In this paper we aim to better understand the economic role of financial journalists. Although there is a growing body of empirical research showing that financial journalists reach a broad swath of investors and that their reporting can affect trading in financial markets, the existing theoretical literature provides little insight into the specific economic role of financial journalists. Hence, our understanding of the equilibrium interactions between the financial media, investors, and firms is somewhat limited.
In our model, we consider a financial journalist who is strategic in both selecting what firm announcements to report on as well as the extent to which she clarifies to her readers the economic importance of these firm announcements. We start with the basic premise that some investors only follow financial announcement made by firms if these announcements are picked up and written about by a financial journalist. In practice, thousands of U.S. firms file 10-K statements with the SEC, free for the world to see, and yet few individual investors have the time to read each statement. For this reason, a financial journalist sifts through the many announcements made by firms and reports on those that she finds to be of greatest value to her readers.
The strategic behavior of the financial journalist implies that she will focus her reporting on announcements that yield the greatest benefit to her readers. This means that more informative announcements are more likely to get reported, and announcements that are more obfuscated by the firm are less likely to be reported. Hence, obfuscation occurs despite the fact that, if she chooses to report on a firm, she tries to clarify the announcements as thoroughly as possible to minimize her readers’ exposure to obfuscated announcements (for example, she can fact-check a dubious statement or she can re-word a sensational passage).
Our model generates the following three main results. First, more extreme firm announcements (both positive and negative) are more likely to be covered by the media than mundane announcements. Second, negative firm announcements are less likely to be covered relative to positive firm announcements because the journalist anticipates negative announcements to be more highly obfuscated by firms. Third, the presence of a financial journalist leads the firm to engage in more obfuscation which results in stock prices that are too high, on average. This happens because the firm will sometimes use the media’s spotlight to sugarcoat its fundamental value. However, we show that despite this positive bias in stock prices, the presence of a financial journalist always increases the informational content of stock prices.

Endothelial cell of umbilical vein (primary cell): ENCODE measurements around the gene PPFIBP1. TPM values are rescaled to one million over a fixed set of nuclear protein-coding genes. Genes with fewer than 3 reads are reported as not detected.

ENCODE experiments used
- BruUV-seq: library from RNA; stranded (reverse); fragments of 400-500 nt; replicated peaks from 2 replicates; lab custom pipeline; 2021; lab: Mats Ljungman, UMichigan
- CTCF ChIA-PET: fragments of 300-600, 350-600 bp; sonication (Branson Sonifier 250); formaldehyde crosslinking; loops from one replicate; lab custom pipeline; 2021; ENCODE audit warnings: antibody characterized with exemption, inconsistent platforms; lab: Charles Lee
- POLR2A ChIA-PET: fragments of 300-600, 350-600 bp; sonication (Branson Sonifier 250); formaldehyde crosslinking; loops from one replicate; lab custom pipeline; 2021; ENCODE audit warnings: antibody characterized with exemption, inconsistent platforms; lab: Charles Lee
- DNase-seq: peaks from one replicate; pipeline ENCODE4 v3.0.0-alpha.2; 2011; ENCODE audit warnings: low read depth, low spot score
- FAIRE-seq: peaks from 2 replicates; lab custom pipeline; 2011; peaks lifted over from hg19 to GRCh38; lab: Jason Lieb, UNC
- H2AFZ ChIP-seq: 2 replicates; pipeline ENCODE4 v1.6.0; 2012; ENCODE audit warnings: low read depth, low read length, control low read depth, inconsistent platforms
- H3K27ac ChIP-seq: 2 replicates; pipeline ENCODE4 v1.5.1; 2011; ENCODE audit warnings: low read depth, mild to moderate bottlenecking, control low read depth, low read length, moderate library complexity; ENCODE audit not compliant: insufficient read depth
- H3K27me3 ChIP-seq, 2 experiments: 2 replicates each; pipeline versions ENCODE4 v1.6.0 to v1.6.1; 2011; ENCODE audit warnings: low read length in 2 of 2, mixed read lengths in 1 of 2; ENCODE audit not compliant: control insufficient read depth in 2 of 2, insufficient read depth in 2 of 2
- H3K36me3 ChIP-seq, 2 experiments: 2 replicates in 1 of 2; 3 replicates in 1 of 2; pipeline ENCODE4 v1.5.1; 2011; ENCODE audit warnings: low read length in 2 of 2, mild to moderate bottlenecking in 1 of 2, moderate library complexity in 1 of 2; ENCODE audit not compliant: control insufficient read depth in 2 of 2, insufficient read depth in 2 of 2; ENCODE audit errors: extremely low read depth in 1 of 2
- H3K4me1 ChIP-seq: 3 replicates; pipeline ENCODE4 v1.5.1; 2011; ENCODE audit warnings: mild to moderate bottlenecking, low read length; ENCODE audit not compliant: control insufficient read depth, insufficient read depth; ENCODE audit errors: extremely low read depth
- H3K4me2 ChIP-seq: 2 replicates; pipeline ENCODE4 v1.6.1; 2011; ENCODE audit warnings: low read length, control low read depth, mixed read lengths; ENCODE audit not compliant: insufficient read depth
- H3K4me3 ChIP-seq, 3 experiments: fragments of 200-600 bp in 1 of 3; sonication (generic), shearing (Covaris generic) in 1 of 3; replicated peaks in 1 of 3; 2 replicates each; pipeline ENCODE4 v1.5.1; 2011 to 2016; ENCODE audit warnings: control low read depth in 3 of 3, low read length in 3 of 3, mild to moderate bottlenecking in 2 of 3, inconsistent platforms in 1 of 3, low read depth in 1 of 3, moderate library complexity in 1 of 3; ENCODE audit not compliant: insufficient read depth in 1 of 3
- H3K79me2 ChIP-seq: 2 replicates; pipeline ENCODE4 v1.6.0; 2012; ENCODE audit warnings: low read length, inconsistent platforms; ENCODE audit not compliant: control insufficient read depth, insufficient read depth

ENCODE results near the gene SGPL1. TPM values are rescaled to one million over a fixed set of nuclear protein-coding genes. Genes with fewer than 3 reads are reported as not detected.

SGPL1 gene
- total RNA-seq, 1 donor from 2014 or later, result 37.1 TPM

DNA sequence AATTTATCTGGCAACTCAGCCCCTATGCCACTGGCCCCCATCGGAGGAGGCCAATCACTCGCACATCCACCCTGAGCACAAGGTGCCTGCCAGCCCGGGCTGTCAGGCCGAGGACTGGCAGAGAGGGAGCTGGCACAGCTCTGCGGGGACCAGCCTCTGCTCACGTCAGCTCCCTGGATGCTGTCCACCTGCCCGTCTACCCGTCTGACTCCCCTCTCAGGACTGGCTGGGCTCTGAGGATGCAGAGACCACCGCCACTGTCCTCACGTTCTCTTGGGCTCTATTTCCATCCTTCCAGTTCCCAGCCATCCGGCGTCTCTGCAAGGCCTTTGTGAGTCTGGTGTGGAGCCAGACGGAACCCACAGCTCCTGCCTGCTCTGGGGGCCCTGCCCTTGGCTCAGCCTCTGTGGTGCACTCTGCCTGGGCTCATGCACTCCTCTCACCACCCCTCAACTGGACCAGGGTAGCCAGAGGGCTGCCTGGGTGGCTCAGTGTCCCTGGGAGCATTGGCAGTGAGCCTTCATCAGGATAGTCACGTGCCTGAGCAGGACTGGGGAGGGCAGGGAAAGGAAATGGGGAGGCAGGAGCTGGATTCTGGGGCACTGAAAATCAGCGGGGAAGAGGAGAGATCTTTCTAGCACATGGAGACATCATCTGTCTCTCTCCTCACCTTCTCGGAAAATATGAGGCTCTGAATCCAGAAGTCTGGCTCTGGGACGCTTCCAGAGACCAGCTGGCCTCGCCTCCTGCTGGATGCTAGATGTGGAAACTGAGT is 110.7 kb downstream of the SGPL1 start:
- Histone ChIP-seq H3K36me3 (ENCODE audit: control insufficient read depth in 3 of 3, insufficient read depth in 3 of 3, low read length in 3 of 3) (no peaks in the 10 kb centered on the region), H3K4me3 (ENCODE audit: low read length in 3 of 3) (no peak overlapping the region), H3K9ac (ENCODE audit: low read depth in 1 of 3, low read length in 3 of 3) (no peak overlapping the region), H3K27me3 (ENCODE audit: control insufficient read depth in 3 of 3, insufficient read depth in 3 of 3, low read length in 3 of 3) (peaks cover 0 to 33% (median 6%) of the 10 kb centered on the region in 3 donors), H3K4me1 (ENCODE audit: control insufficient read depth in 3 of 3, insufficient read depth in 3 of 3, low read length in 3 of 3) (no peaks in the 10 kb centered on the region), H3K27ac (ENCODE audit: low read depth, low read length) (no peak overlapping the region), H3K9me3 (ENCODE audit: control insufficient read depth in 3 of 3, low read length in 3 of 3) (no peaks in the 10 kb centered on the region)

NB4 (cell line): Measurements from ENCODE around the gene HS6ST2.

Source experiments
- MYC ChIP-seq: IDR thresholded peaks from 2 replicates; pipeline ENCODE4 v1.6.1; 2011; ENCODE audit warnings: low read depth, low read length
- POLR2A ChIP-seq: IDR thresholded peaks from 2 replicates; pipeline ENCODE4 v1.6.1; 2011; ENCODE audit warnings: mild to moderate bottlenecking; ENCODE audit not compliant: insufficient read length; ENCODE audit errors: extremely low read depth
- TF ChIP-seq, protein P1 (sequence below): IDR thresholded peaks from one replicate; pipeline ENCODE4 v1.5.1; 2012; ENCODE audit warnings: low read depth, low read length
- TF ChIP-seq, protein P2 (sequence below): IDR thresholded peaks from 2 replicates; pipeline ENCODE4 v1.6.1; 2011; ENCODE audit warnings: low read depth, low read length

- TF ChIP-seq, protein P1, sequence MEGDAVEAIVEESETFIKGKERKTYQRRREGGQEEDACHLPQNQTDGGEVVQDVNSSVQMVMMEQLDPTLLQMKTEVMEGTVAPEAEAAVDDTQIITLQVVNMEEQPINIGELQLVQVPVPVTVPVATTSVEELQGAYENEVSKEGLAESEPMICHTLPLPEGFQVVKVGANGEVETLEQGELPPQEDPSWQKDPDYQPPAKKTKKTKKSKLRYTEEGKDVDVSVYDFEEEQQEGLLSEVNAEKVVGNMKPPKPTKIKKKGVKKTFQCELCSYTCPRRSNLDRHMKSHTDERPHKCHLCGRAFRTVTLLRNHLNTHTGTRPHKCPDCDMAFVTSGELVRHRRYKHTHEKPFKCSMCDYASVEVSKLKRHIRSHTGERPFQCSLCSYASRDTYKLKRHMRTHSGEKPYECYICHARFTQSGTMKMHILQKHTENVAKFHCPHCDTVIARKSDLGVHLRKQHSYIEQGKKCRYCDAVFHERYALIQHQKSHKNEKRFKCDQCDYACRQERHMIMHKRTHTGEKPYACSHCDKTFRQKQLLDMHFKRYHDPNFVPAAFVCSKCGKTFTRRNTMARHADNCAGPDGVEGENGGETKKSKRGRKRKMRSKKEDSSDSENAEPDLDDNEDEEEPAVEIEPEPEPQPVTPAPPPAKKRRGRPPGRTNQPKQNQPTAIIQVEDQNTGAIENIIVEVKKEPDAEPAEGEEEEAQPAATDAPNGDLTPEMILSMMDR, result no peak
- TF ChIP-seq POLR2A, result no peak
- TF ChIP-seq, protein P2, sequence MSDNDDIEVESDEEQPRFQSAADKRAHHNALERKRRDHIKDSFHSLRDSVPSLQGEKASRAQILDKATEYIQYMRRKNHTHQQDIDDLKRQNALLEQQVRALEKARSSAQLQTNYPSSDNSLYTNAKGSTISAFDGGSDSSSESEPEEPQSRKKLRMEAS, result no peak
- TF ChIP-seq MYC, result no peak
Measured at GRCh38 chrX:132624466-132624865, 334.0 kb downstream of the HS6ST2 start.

Overall, our paper takes a first step towards a more complete understanding of the role of financial news. In particular, we highlight both the bright and the dark side of financial media. On the one hand, they identify and clarify firm announcements to certain financial market participants which would remain unaware otherwise. On the other hand, they also represent a conduit that allows the firm to reach a set of less sophisticated traders with their potentially obfuscated announcements which, in turn, deteriorates the quality of information the media can report.